The ultimate guide to online content – Part four
As we explored earlier, there are many factors that Google uses to determine how well a website ranks in Google. They range from the quality of the code on your website, to how well your content spreads on social media! It also involves the actual content on your site: how it is structured and what sorts of things it includes (links, subheadings, keywords etc).
Now, a lot of people think SEO is too complicated to take on yourself. But the truth is, it’s a lot simpler than it first appears. There are some very easy ways you can start optimising your articles for search, and we’re going to show you!
First things first
It’s important to approach this preparation as a natural part of the writing process – after all, when crafting content for the web, linking and keywords are essential.
Searching for these links and keywords are part of the planning and researching phase of writing. So, refrain from doing any writing until this research is completed.
Why? Well, the second biggest myth about SEO (the first being that it’s too tricky) is that it will mean sacrificing the quality of your writing. The way to avoid writing gimmicky content stuffed with keywords and oddly-placed links is to plan beforehand. This way, you can work your links (and keywords, when we come to these) into the text more naturally, rather than trying to add them later.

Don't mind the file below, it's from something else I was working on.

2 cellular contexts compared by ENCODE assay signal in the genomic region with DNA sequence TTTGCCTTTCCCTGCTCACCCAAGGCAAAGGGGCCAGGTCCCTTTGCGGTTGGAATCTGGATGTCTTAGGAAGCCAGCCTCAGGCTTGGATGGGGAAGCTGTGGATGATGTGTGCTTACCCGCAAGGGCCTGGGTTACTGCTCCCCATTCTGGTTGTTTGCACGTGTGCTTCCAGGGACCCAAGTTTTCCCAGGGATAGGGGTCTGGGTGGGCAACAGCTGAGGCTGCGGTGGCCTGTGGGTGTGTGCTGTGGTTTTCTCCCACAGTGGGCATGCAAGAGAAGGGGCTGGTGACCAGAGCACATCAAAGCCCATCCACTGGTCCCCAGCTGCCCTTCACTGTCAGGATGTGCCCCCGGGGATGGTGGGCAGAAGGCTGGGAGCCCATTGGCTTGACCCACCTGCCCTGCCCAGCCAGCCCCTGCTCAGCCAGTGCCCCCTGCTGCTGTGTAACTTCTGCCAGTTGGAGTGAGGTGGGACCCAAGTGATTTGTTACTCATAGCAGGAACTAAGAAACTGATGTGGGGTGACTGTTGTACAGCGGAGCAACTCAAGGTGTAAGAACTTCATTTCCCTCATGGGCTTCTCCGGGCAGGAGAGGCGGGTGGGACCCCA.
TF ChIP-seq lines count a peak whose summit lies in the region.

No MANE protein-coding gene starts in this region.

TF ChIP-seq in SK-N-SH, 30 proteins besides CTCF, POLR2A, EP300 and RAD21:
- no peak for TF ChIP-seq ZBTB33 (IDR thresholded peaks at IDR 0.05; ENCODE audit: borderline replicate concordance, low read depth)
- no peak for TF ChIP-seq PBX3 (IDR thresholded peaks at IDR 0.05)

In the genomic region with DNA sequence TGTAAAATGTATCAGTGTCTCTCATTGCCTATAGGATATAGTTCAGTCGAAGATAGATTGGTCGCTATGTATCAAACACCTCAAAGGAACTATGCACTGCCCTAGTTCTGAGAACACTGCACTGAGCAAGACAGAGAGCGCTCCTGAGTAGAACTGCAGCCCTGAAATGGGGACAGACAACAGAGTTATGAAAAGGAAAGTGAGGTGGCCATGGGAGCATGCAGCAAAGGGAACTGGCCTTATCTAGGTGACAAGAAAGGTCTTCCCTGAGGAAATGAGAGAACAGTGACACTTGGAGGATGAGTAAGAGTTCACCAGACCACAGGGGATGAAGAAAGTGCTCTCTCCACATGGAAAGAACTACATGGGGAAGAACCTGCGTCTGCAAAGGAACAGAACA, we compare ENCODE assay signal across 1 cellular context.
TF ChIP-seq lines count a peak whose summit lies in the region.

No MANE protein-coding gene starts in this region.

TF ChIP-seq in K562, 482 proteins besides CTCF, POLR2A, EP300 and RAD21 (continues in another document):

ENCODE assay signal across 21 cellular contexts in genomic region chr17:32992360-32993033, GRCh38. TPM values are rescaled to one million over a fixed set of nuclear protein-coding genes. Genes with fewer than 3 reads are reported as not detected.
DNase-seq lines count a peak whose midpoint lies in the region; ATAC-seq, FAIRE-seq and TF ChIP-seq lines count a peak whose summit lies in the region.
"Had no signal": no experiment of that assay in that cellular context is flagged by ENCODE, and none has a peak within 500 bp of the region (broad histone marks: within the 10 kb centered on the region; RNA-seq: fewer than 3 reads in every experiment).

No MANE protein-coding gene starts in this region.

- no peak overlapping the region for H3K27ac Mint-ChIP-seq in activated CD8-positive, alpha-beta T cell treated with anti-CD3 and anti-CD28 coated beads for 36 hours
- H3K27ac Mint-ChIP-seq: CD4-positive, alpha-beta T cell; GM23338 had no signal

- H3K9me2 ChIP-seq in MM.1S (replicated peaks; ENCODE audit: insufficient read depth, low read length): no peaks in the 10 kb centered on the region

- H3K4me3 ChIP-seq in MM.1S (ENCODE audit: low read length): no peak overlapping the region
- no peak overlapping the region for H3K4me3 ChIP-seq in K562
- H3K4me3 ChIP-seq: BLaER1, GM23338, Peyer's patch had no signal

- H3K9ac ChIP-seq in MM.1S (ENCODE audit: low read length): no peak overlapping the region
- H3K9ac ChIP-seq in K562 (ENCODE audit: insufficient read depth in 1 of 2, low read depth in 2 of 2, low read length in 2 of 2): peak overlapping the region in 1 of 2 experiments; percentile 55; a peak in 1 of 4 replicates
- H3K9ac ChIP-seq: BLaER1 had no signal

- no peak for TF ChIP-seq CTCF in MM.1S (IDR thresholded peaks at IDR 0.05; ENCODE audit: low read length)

1. Validate your topic
a. Ask yourself whether our audience will be interested
Revisit ‘Your Guide to My French Life™ and our community’ for an overview of who our audience is, and what sort of content we’re after.
b. Search for that topic on our website.
Has it already been covered? If so, make a list of all the articles written on this topic.
Then, be sure to find a fresh angle from which to approach the topic.
(NB: the list above should inform your writing. You will reference and link to at least a few of these articles from your own. Remember how we said earlier that internal links are the most important factor when it comes to SEO in content? If you already have these in your mind, you’ll find it easier to write them into your article naturally)
c. Find out if people are already searching for this topic and coming to our website.
You’ll need to access analytics and webmaster tools for this. So, our in-house editorial team will have to help you out here. We’ll be able to send you a list of the appropriate search terms that are bringing users to our site, and perhaps some articles that are high or low performers.
We’ll use two tools:
In Webmaster tools, click on search queries, and review the list of keywords/phrases. Which send the most people to our site? Which have potential but need building upon? Make a list of the ones that will be relevant to you and your topic.
Next, have a look at ‘top pages’ – which articles for this topic are already being clicked on? Make a list of these – see if they correspond with the list you made above.
ii. Google Analytics
Go to Acquisition > Keywords OR SEO – this should give you much the same as you found in step b.i. but it’s good to check for anomalies.
Next, go to Behaviour > site content > all pages.
Use your list of articles above, and record the stats for each. Which have a large amount of views? What’s the bounce and exit rate? How long does a reader spend on this page?